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USC’s Reggie Bush (left) won the 2005 Heisman Trophy over Texas’ Vince Young (right), but it was Young who ended up besting Bush a month later to win the national championship.

Football

Where are they now? 10 stars from the 2006 Rose Bowl

Posted January 4th, 2017

Yes, it really has been 11 years since that magical night in Pasadena.

On Jan. 4, 2006, more than 35 million people watched Texas beat USC 41-38 in the Rose Bowl, securing a fourth national championship for the Longhorns. For many players and coaches, that night was the peak of their fame. For others, it was only the beginning.

RELATED COVERAGE: What a long, strange trip it’s been for Texas, USC

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Have you ever wondered where some of the stars of the greatest BCS title game ever played ended up?

Vince Young

In a way it’s fitting that the greatest star of perhaps the greatest game in college football history never became a bigger star than he was on this date 11 years ago. Young was drafted third overall by the Tennessee Titans, was the NFL Offensive Rookie of the Year and made two Pro Bowls. He also threw for nearly 9,000 yards. However, his NFL career was brief and ended in turmoil after he was released by the Titans in 2011 and played in just six games for the Philadelphia Eagles before brief stints with several teams. Now, Young is right back where he belongs in Austin, and is a living legend providing analysis for Longhorn Network.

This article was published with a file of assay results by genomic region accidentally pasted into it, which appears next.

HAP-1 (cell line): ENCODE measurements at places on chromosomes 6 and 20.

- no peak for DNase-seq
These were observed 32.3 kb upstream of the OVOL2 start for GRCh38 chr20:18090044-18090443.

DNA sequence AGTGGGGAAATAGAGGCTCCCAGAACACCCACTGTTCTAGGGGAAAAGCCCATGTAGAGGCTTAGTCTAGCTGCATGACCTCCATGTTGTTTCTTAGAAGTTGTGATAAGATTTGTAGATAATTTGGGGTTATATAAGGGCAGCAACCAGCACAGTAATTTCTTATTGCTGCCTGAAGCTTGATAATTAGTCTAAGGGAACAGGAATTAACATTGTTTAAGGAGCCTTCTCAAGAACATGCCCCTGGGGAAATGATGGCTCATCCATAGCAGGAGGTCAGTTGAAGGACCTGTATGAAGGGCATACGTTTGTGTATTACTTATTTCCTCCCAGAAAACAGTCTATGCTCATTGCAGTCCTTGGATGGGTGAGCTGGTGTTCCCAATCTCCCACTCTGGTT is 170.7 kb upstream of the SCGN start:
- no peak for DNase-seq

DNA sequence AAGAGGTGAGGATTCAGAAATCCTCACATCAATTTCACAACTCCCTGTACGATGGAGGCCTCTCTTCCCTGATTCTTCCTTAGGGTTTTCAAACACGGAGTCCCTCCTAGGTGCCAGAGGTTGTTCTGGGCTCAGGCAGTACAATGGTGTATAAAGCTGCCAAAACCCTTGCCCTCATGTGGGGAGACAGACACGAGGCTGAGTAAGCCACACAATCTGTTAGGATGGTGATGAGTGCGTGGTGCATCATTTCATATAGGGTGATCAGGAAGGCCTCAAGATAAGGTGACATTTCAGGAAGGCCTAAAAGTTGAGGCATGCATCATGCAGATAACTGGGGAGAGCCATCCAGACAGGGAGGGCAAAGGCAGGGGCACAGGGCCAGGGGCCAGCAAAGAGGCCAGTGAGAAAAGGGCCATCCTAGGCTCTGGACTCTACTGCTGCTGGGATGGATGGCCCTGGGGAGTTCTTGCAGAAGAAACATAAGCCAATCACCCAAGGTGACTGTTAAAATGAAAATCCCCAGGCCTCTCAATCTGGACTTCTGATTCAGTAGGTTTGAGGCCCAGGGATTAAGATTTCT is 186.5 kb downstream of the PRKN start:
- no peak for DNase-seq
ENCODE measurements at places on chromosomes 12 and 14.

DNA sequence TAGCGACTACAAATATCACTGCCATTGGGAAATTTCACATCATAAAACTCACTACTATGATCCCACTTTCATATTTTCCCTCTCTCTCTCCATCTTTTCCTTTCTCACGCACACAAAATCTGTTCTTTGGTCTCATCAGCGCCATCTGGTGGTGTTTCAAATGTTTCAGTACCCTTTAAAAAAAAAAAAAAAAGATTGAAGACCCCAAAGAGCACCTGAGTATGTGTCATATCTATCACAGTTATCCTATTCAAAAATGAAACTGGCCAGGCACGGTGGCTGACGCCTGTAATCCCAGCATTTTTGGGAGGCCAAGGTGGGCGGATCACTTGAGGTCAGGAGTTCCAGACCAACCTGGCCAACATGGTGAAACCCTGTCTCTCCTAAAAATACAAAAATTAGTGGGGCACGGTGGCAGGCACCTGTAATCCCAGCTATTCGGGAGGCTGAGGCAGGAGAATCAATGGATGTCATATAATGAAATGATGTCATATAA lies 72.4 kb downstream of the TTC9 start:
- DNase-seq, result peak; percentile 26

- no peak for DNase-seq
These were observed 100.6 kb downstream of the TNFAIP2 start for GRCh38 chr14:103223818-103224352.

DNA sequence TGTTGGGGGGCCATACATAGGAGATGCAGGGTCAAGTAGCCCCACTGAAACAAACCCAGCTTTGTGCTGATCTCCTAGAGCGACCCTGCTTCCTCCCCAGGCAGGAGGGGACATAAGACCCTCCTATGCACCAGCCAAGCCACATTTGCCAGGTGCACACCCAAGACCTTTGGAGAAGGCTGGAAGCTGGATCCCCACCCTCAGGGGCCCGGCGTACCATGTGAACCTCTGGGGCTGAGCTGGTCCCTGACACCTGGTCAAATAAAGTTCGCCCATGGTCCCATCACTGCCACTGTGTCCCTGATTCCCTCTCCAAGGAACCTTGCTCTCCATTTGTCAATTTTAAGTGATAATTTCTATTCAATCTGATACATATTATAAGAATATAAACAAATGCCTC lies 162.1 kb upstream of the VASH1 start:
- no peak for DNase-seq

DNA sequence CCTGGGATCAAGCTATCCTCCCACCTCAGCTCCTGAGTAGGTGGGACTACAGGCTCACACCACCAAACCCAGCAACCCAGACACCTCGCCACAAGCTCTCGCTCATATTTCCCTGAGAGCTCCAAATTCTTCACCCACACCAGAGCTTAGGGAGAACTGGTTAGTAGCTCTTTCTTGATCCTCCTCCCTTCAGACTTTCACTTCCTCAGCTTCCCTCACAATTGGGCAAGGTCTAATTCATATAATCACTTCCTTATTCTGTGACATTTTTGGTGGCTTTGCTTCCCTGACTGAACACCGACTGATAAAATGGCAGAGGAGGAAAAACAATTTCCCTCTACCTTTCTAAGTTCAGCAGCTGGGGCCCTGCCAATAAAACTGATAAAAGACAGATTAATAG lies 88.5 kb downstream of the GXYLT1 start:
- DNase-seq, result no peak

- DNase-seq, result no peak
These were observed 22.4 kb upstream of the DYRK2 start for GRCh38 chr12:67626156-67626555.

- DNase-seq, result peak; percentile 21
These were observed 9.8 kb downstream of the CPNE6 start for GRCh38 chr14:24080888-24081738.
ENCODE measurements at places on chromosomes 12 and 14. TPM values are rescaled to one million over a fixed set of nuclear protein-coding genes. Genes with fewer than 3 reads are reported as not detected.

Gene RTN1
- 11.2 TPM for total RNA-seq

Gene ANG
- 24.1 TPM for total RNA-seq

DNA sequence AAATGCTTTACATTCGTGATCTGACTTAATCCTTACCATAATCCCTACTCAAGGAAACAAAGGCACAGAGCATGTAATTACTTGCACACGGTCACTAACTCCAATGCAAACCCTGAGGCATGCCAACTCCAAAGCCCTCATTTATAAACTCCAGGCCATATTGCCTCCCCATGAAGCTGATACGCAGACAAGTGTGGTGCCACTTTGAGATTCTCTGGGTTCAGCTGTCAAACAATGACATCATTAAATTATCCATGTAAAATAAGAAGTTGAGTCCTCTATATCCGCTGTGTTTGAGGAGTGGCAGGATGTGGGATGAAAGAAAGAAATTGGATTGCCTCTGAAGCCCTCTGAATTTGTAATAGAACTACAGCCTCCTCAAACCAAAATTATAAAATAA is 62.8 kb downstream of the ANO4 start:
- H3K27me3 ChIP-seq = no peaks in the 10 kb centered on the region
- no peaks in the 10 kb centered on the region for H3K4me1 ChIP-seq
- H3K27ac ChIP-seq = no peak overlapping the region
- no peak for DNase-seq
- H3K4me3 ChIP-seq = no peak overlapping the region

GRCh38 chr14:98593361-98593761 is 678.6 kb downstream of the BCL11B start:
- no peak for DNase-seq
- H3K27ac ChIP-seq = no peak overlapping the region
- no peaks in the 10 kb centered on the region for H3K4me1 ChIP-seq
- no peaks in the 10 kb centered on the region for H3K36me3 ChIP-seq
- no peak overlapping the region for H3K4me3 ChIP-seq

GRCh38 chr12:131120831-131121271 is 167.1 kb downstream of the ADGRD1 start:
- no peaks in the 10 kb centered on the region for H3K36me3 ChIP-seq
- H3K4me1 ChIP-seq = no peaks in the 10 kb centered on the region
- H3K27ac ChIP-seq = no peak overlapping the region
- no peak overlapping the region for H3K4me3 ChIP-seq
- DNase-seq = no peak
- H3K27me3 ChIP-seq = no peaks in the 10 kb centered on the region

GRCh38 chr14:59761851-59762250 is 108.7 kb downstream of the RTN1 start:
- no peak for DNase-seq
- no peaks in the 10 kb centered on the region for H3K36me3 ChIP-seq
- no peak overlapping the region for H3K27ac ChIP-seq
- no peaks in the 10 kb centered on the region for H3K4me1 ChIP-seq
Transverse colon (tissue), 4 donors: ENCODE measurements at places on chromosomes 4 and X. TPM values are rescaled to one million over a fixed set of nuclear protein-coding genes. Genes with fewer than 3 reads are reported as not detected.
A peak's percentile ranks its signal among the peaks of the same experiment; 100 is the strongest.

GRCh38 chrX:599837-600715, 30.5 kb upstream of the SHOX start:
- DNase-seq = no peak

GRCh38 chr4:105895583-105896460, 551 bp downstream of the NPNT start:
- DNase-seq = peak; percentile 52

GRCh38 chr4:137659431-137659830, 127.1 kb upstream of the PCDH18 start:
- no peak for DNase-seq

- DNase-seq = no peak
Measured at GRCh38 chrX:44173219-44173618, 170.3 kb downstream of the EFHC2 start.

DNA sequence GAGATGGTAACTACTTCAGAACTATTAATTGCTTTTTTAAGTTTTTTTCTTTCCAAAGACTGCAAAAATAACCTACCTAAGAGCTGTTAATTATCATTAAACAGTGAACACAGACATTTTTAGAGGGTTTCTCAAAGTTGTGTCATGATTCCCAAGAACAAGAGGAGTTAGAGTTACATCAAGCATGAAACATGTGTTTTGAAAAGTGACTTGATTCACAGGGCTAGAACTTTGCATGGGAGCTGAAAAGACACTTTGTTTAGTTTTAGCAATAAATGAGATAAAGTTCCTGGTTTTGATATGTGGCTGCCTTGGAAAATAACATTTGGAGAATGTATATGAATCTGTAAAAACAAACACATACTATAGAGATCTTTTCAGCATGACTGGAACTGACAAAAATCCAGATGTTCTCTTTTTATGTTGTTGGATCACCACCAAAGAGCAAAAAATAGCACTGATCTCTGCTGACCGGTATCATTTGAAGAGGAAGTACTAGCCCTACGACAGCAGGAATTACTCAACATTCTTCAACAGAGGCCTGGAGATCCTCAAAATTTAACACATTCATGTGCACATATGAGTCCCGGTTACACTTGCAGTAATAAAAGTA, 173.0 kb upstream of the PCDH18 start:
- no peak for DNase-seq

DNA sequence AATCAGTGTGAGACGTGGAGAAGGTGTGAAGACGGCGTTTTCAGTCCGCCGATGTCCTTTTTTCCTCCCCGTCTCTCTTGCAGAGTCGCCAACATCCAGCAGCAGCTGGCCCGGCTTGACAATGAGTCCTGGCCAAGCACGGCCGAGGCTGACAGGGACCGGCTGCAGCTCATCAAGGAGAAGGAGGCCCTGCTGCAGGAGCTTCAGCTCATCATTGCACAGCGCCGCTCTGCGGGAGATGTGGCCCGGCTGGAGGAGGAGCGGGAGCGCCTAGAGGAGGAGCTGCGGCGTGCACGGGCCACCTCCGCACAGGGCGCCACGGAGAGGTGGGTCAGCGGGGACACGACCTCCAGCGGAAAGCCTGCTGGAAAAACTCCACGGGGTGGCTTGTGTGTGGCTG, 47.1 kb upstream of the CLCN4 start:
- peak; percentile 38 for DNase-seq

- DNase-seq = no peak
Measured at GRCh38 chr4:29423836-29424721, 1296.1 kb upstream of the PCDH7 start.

LenDale White

We’ll get to Reggie Bush and Matt Leinart, but the USC player most feared by Texas fans wasn’t a Heisman finalist. Pete Carroll was criticized for running White instead of Bush on that decisive fourth-and-2, but if you go back and look at the stats it was White’s day. Like Young, the Trojans star didn’t quite pan out in the NFL. He was also drafted by the Titans, and rushed for 2,349 yards over four seasons. His last NFL action came in 2009. White was ejected from a Trojans game in 2014, and this past fall, after he criticized USC offensive tackle Zach Banner on Twitter, Banner responded by telling White to “Stay away and stay irrelevant.”

Michael Huff

In 2005, Texas defensive back Michael Huff was a key figure in the Longhorns' run to the national title. Now, he's a member of Tom Herman's coaching staff. Kelly West/AMERICAN-STATESMAN
In 2005, Texas defensive back Michael Huff was a key figure in the Longhorns’ run to the national title. Now, he’s a member of Tom Herman’s coaching staff. Kelly West/AMERICAN-STATESMAN

Hey, look. It’s one of the newest members of new Texas coach Tom Herman’s staff. Michael Huff went on to a successful NFL career that included 118 appearances and 11 interceptions, most of them for the Oakland Raiders. Afterward he came back to Austin and did some TV work for the Longhorn Network. Texas fans will always remember how the former All-American safety scrambled to get to the ball after Reggie Bush went for an inexplicable lateral during the first half.

Michael Griffin

Tampa Bay Buccaneers wide receiver Adam Humphries (11) is shoved by Carolina Panthers free safety Michael Griffin (22) during the second quarter of an NFL football game Sunday, Jan. 1, 2017, in Tampa, Fla. (AP Photo/Jason Behnken)
Tampa Bay Buccaneers wide receiver Adam Humphries (11) is shoved by Carolina Panthers free safety Michael Griffin (22) during the second quarter of an NFL football game Sunday, Jan. 1, 2017, in Tampa, Fla. (AP Photo/Jason Behnken)

Another play that sometimes gets lost is Griffin’s interception on the goal line in the second quarter. Leinart thought he had a sure thing with a wide open Steve Smith streaking toward the end zone, but Griffin showed incredible range to make the pick. A product of Bowie High School in Austin, Griffin was drafted 19th overall by the Titans. They released him last February, but he caught on with the Carolina Panthers and made 40 tackles in 13 games during his 10th NFL season.

Ramonce Taylor

Deborah Cannon/American-Statesman  Ramonce Taylor, left, and Jamaal Charles sing the